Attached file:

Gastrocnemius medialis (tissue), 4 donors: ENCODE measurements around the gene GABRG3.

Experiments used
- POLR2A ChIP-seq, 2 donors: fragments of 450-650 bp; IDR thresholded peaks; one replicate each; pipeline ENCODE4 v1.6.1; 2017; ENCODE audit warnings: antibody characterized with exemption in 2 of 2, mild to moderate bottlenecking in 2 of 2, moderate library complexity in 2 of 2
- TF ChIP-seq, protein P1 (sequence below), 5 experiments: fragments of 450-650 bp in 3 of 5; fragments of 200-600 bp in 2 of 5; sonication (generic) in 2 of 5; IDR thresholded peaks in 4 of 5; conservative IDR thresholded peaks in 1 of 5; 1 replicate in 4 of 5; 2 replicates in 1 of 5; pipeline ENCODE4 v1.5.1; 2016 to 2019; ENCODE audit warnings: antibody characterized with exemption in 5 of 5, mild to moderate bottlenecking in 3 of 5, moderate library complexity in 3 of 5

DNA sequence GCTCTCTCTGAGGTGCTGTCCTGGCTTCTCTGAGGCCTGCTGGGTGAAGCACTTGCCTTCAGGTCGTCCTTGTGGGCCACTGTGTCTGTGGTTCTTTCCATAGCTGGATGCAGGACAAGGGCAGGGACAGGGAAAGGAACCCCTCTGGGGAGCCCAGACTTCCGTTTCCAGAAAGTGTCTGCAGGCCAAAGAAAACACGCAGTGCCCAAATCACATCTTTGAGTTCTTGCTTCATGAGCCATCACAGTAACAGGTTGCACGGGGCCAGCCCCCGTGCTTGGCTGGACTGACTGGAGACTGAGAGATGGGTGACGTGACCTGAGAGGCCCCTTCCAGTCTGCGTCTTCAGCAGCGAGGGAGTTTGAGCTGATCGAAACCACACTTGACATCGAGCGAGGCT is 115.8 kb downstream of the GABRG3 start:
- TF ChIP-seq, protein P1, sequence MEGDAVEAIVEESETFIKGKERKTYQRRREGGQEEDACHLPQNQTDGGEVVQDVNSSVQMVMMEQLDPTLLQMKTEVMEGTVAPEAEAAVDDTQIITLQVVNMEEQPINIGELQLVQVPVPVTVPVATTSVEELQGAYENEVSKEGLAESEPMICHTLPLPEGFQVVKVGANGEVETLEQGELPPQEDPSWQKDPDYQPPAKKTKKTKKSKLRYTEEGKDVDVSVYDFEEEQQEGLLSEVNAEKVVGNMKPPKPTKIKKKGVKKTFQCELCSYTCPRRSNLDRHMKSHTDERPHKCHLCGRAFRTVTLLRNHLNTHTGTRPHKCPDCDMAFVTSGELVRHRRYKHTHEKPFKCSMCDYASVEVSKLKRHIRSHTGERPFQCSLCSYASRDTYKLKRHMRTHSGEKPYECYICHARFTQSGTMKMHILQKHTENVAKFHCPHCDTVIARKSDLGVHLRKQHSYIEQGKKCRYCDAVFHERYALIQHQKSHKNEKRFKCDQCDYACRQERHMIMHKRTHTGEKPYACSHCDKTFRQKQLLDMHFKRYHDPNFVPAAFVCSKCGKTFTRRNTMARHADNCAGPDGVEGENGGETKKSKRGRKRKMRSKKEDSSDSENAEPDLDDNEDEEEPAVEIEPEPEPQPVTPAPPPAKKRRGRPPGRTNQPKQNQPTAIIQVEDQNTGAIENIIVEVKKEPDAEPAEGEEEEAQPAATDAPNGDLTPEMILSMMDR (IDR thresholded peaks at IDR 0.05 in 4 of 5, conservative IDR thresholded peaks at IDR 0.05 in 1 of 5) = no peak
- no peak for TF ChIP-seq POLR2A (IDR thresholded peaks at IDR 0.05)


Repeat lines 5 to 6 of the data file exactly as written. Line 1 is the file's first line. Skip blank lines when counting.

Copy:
DNA sequence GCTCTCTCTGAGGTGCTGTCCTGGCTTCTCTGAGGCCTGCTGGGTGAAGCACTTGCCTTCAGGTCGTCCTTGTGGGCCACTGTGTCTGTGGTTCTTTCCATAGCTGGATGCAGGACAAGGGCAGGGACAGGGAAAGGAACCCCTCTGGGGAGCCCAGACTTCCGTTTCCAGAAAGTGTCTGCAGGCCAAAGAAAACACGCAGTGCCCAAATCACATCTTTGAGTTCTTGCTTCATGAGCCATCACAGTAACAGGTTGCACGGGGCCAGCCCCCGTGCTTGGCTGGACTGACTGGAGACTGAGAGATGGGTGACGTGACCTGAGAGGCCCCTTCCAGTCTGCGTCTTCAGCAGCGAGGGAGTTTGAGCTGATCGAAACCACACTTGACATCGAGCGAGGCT is 115.8 kb downstream of the GABRG3 start:
- TF ChIP-seq, protein P1, sequence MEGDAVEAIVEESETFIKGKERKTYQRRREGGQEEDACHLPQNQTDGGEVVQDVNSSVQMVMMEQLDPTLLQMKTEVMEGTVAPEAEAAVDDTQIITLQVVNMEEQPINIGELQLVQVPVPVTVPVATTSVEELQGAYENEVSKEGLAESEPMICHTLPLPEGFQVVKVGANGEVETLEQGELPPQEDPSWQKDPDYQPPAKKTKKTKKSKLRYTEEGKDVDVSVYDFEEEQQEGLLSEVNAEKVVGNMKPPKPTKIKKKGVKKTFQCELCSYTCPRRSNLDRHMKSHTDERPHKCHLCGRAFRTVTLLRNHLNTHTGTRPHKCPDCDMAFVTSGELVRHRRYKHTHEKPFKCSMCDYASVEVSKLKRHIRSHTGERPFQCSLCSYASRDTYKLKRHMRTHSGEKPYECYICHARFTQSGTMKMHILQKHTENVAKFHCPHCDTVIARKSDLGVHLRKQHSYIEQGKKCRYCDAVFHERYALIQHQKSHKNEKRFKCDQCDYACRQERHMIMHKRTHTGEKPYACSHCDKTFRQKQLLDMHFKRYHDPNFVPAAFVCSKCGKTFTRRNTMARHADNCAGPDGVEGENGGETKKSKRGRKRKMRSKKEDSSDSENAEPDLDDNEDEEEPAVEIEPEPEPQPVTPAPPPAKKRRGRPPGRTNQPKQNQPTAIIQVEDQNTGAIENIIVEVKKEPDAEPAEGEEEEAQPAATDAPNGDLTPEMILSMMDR (IDR thresholded peaks at IDR 0.05 in 4 of 5, conservative IDR thresholded peaks at IDR 0.05 in 1 of 5) = no peak